RSV continues to be a high priority for vaccine and antiviral drug development. Unfortunately, no safe and effective RSV vaccine is available and treatment options are limited. Over the past decade, several studies have focused on the role of RSV G protein on viral entry, viral neutralization, and RSV-mediated pathology. Anti-G murine monoclonal antibody (mAb) 131-2G treatment has been previously shown to reduce weight loss, bronchoalveolar lavage (BAL) cell number, airway reactivity, and Th2-type cytokine production in RSV-infected mice more rapidly than a commercial humanized monoclonal antibody (mAb) against RSV F protein (Palivizumab)...
April 17, 2018: Antiviral Research
https://www.readbyqxmd.com/read/29678177/healthcare-resource-use-and-economic-burden-attributable-to-respiratory-syncytial-virus-in-the-united-states-a-claims-database-analysis
#17
Caroline Amand, Sabine Tong, Alexia Kieffer, Moe H Kyaw
BACKGROUND: Despite several studies that have estimated the economic impact of Respiratory Syncytial Virus (RSV) in infants, limited data are available on healthcare resource use and costs attributable to RSV across age groups. The aim of this study was to quantify age-specific RSV-related healthcare resource use and costs on the US healthcare system. METHODS: This retrospective case-control study identified patients aged ≥1 year with an RSV event in the Truven Health Marketscan® Commercial Claims and Encounters and Medicare Supplemental and Coordination of Benefits databases between August 31, 2012 and August 1, 2013...
April 20, 2018: BMC Health Services Research
https://www.readbyqxmd.com/read/29656244/human-organoid-cultures-transformative-new-tools-for-human-virus-studies
#18
REVIEW
Sasirekha Ramani, Sue E Crawford, Sarah E Blutt, Mary K Estes
Studies of human infectious diseases have been limited by the paucity of functional models that mimic normal human physiology and pathophysiology. Recent advances in the development of multicellular, physiologically active organotypic cultures produced from embryonic and pluripotent stem cells, as well as from stem cells isolated from biopsies and surgical specimens are allowing unprecedented new studies and discoveries about host-microbe interactions. Here, we summarize recent developments in the use of organoids for studying human viral pathogens, including intestinal infections with human rotavirus, norovirus, enteroviruses and adenoviruses (intestinal organoids and enteroids), neuronal infections with Zika virus (cerebral organoids) and respiratory infections with respiratory syncytial virus in (lung bud organoids)...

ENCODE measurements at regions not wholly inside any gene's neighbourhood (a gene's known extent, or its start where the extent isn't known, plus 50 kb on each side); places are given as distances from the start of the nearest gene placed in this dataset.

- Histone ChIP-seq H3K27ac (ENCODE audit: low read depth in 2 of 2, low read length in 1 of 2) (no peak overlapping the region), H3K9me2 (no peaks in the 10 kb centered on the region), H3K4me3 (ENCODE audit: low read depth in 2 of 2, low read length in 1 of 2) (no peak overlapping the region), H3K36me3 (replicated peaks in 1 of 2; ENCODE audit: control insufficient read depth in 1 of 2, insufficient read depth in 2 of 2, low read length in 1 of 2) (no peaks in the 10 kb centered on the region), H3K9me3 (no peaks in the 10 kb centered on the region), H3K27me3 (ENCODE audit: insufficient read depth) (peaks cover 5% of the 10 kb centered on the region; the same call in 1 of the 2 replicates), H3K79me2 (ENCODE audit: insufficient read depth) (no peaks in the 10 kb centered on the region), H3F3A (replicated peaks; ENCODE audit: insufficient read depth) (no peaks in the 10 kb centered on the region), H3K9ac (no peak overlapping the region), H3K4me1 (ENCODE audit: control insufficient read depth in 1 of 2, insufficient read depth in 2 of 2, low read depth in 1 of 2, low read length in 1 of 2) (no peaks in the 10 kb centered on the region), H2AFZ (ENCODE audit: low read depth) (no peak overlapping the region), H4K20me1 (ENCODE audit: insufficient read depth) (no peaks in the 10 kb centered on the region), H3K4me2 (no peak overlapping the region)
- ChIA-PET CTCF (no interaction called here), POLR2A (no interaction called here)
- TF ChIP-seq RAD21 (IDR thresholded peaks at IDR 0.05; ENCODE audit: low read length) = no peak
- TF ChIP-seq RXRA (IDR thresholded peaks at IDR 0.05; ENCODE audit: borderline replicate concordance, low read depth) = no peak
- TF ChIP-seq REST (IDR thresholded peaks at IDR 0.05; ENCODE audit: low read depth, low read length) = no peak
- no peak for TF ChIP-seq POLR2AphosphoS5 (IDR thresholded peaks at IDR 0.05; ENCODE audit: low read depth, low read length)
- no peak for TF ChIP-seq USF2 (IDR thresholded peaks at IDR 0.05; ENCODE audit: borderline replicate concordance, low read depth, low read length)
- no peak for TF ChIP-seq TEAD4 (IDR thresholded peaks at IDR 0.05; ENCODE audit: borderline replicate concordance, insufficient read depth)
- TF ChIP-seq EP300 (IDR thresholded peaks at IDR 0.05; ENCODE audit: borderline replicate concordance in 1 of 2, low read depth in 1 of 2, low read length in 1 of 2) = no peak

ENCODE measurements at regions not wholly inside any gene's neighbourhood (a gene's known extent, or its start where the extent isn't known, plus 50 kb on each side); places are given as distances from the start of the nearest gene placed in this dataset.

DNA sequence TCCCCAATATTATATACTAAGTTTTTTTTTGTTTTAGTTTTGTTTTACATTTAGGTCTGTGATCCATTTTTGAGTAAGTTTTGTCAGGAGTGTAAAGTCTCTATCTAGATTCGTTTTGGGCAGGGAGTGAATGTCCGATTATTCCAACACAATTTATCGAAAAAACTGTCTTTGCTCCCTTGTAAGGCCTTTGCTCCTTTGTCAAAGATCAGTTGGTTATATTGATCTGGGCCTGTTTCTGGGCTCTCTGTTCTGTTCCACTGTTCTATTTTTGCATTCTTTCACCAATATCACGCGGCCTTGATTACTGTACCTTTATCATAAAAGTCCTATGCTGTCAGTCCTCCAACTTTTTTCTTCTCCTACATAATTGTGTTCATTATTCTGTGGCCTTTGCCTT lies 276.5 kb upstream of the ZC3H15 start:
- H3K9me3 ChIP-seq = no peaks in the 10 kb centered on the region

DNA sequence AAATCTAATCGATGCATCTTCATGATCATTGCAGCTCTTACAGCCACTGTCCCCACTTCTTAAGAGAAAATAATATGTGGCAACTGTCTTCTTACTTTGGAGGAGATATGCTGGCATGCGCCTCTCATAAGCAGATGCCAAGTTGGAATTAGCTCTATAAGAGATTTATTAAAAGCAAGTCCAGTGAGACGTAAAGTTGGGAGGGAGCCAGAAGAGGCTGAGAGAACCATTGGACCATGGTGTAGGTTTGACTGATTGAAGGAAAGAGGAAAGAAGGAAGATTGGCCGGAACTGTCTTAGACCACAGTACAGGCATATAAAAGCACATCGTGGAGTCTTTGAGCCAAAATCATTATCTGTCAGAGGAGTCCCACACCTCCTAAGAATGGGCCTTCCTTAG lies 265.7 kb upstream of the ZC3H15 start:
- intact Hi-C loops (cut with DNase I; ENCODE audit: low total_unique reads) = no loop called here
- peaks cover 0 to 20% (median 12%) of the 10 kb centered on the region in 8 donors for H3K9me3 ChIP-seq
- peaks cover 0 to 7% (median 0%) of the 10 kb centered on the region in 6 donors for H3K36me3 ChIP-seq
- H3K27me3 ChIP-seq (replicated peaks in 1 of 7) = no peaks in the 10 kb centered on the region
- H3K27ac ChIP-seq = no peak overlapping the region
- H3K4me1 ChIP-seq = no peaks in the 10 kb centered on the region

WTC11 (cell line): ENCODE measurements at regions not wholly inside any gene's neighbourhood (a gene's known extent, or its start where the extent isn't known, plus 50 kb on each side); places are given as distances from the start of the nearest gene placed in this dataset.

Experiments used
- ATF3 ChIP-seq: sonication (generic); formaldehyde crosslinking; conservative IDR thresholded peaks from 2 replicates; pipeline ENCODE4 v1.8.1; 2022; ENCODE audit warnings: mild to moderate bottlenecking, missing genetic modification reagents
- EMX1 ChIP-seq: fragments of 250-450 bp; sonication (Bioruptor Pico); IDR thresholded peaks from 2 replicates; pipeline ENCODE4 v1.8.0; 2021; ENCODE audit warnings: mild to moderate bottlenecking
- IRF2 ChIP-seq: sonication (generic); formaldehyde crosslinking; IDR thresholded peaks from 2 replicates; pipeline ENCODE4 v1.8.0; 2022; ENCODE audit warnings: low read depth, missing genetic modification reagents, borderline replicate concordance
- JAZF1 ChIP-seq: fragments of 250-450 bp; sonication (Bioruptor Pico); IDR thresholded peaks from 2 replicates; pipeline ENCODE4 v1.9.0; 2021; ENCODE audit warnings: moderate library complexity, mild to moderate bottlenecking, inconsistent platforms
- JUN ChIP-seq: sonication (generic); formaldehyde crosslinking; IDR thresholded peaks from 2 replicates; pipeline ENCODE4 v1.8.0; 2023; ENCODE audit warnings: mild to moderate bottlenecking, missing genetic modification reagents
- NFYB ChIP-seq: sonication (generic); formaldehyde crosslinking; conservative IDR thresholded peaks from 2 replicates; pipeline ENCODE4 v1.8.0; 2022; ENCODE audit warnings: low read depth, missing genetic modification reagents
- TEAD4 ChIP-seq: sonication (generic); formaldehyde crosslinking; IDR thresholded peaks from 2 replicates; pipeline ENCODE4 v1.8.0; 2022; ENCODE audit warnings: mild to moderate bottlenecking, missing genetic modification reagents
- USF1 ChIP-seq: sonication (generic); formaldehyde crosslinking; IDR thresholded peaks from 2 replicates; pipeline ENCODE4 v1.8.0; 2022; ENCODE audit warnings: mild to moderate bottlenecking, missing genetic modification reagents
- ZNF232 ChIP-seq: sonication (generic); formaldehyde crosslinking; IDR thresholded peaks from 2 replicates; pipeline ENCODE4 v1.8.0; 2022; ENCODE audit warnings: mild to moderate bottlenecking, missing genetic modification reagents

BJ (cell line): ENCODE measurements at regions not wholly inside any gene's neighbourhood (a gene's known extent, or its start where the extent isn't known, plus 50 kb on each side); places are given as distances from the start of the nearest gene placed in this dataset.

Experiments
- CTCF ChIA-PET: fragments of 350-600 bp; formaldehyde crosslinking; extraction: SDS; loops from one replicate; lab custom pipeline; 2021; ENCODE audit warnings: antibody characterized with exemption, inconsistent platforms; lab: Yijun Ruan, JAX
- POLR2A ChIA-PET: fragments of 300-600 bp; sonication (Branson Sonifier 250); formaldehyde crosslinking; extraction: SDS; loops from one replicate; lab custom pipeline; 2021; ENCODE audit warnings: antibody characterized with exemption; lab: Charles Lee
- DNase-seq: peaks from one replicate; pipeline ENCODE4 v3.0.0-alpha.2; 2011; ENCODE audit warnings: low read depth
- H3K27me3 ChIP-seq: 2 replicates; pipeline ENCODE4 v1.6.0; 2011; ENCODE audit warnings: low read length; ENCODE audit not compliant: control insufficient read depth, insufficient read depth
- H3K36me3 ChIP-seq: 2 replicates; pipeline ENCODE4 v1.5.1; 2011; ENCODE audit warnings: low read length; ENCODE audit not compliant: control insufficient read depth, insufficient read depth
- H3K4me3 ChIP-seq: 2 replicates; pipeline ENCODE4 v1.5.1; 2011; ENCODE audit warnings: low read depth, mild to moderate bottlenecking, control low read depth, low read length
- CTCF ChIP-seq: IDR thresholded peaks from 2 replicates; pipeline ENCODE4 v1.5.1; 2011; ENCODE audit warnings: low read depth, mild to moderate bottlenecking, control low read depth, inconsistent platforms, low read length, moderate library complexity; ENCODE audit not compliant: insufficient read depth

April 2018: Current Opinion in Virology
https://www.readbyqxmd.com/read/29622165/respiratory-syncytial-virus-and-associations-with-cardiovascular-disease-in-adults
#19
REVIEW
Kelsey S Ivey, Kathryn M Edwards, H Keipp Talbot
Respiratory syncytial virus (RSV) is historically known for causing respiratory illness in young children, but the appreciation of its impact on older adults is growing. Studies have shown that hospitalization for respiratory illness due to RSV is complicated by cardiovascular events in 14% to 22% of adult patients, including worsening congestive heart failure, acute coronary syndrome, and arrhythmias. Additionally, underlying cardiovascular disease is associated with hospitalization in 45% to 63% of adults with confirmed RSV...
April 10, 2018: Journal of the American College of Cardiology
https://www.readbyqxmd.com/read/29621602/neutrophil-extracellular-traps-possess-anti-human-respiratory-syncytial-virus-activity-possible-interaction-with-the-viral-f-protein
#20
Priscila Silva Sampaio Souza, Lia Vezenfard Barbosa, Larissa Figueiredo Alves Diniz, Gabriel Soares da Silva, Bruno Rafael Pereira Lopes, Pedro Miyadaira Ribeiro Souza, Gabriela Campos de Araujo, Diogo Pessoa, Juliana de Oliveira, Fátima Pereira Souza, Karina Alves Toledo
Human respiratory syncytial virus (hRSV) is one of the main etiological agents of diseases of the lower respiratory tract, and is often responsible for the hospitalization of children and the elderly. To date, treatments are only palliative and there is no vaccine available. The airways of patients infected with hRSV exhibit intense neutrophil infiltration, which is responsible for the release of neutrophil extracellular traps (NETs). These are extracellular structures consisting of DNA associated with intracellular proteins, and are efficient in capturing and eliminating various microorganisms, including some viruses...
April 2, 2018: Virus Research